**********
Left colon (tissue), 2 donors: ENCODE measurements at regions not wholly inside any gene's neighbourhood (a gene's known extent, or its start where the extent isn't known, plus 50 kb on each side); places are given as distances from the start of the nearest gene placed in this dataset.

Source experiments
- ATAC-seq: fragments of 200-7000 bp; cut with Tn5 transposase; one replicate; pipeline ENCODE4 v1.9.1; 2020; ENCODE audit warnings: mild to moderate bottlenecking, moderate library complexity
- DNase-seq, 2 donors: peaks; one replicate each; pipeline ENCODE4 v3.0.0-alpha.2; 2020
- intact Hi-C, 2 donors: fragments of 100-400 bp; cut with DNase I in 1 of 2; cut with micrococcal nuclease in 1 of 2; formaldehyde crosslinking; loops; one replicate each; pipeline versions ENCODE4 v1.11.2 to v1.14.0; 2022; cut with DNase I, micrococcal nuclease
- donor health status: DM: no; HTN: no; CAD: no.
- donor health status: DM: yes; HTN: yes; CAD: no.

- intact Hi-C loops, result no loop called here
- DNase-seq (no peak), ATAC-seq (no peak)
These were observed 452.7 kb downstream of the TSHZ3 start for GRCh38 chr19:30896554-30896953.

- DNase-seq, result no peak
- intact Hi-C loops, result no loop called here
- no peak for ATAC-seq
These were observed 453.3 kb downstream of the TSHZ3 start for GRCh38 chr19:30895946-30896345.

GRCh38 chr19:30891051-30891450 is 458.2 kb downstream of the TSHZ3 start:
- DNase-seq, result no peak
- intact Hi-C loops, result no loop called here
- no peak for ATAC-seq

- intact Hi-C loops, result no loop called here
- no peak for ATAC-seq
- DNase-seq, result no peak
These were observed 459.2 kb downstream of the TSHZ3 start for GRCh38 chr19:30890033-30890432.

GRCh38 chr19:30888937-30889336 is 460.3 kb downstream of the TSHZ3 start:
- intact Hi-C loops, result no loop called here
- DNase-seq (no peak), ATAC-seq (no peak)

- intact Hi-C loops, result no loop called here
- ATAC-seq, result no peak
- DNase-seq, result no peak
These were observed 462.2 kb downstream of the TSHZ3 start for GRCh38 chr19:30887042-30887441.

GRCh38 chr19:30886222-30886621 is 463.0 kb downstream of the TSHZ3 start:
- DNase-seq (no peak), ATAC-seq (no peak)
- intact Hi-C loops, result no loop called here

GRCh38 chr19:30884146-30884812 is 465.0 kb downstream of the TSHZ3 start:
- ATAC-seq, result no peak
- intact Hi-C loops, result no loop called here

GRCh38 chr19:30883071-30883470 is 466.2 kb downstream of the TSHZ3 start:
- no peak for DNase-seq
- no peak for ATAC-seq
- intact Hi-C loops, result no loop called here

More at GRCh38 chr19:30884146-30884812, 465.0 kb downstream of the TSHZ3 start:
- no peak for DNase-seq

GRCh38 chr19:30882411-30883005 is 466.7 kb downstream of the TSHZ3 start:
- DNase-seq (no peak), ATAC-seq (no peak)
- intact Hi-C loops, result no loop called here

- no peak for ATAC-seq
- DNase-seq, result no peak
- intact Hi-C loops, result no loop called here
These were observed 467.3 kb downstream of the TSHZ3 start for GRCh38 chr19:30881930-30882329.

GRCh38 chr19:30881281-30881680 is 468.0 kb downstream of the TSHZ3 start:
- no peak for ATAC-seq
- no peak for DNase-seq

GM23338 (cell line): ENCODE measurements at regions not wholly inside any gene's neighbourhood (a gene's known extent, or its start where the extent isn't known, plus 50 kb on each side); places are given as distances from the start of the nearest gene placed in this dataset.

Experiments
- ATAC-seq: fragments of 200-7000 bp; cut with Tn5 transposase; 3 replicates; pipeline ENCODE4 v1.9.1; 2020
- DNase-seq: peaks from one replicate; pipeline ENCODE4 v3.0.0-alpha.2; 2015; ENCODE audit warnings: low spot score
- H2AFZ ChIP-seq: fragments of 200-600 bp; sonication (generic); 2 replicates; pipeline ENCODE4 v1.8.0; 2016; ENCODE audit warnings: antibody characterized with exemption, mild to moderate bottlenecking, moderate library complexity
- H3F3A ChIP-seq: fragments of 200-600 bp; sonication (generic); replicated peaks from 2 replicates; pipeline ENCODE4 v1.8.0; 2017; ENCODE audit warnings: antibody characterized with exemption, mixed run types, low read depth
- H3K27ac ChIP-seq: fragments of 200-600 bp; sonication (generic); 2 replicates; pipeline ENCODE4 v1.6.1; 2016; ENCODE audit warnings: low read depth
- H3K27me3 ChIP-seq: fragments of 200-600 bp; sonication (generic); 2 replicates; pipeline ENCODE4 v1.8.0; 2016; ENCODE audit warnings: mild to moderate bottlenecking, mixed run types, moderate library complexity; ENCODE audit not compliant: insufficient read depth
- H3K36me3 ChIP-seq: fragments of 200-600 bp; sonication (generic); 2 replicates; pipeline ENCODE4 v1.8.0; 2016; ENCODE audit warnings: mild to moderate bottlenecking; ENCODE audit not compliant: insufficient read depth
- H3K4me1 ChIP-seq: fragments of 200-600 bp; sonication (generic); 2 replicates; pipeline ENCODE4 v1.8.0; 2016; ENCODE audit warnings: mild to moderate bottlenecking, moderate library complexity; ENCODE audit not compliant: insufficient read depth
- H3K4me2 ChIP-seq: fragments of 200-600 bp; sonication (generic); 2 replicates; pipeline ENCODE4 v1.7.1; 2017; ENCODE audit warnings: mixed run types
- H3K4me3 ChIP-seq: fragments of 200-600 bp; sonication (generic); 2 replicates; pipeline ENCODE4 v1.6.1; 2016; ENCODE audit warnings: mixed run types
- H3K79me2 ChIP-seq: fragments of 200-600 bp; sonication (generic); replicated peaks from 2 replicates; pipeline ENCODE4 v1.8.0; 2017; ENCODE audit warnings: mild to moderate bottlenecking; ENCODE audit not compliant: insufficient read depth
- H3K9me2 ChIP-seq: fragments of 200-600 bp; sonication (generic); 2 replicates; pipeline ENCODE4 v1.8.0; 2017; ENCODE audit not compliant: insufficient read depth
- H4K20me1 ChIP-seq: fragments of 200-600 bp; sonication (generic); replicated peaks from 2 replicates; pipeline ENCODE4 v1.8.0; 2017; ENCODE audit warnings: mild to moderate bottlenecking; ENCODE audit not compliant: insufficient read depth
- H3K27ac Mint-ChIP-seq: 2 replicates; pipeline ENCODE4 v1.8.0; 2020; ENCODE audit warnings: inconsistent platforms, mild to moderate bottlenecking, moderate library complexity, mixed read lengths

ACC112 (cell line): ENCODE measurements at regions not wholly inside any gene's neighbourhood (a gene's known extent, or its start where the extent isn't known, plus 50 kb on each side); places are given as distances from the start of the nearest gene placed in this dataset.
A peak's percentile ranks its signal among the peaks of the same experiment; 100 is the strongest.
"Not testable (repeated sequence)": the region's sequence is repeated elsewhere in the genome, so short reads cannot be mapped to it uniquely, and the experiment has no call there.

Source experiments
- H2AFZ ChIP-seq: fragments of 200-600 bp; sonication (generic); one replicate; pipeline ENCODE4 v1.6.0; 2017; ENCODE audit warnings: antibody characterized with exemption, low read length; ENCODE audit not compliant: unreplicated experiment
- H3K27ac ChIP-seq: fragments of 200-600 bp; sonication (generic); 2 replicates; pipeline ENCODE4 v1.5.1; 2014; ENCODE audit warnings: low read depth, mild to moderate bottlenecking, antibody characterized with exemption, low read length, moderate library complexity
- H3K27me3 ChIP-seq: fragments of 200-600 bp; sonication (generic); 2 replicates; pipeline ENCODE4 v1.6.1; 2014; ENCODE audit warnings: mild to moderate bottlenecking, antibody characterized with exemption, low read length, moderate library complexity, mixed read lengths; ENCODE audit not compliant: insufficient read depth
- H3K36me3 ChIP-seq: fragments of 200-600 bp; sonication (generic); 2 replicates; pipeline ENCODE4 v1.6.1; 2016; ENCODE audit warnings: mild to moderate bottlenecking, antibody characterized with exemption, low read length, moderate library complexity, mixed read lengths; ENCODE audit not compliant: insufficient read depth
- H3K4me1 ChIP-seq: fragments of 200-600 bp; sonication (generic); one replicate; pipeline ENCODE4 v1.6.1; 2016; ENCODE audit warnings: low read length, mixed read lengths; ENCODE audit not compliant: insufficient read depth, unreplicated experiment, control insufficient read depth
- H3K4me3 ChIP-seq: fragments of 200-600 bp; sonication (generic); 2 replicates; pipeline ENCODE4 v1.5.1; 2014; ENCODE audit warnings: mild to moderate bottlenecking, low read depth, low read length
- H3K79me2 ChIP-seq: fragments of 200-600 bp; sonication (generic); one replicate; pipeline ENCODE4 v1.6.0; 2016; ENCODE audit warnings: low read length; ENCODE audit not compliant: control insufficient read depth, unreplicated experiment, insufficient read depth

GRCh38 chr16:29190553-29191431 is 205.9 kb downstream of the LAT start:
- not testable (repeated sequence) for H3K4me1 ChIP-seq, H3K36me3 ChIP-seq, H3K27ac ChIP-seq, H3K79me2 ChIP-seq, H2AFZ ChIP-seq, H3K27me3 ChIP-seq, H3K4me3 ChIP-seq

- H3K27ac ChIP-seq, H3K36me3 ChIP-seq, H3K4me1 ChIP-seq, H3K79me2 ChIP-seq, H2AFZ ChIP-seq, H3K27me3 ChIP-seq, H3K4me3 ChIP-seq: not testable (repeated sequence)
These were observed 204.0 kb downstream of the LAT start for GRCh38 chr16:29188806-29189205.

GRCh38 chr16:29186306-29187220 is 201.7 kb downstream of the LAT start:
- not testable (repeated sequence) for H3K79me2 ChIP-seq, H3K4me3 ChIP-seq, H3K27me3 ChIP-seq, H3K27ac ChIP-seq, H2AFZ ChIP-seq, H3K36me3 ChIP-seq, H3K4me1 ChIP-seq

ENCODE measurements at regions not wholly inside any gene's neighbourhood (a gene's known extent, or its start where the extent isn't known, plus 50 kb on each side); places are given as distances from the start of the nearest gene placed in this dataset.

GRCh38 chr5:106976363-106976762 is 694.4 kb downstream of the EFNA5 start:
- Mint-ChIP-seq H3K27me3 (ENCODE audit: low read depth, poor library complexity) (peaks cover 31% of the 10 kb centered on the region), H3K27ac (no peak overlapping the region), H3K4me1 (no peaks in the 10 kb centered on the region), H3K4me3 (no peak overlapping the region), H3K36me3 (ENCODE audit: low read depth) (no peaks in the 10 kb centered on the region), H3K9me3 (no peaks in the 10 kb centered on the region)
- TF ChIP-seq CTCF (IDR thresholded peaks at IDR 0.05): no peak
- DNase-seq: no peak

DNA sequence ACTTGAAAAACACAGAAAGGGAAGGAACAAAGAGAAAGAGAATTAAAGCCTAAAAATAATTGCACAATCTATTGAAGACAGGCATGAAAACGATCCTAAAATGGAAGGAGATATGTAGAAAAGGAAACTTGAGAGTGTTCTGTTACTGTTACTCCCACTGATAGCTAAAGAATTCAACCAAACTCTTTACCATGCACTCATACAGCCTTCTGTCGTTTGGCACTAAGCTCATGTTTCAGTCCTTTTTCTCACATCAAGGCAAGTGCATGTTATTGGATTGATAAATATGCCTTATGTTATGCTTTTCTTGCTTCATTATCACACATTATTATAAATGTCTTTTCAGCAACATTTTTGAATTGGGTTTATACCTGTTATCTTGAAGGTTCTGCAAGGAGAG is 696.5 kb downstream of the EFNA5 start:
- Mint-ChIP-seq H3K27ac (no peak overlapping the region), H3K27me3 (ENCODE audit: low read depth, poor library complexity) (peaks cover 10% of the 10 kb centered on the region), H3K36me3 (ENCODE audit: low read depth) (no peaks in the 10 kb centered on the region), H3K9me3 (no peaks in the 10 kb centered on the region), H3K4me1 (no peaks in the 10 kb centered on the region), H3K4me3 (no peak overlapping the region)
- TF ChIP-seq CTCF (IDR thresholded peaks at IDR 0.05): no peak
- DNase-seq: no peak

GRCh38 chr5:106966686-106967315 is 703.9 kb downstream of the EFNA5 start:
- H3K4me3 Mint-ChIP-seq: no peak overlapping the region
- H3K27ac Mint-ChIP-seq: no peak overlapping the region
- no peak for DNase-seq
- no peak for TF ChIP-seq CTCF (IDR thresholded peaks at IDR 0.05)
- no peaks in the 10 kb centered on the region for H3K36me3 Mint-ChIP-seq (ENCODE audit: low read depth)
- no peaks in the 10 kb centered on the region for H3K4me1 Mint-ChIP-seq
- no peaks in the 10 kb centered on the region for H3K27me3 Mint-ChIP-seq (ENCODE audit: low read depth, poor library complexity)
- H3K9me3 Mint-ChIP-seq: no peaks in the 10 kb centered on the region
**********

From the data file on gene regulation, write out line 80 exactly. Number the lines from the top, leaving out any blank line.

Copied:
- not testable (repeated sequence) for H3K4me1 ChIP-seq, H3K36me3 ChIP-seq, H3K27ac ChIP-seq, H3K79me2 ChIP-seq, H2AFZ ChIP-seq, H3K27me3 ChIP-seq, H3K4me3 ChIP-seq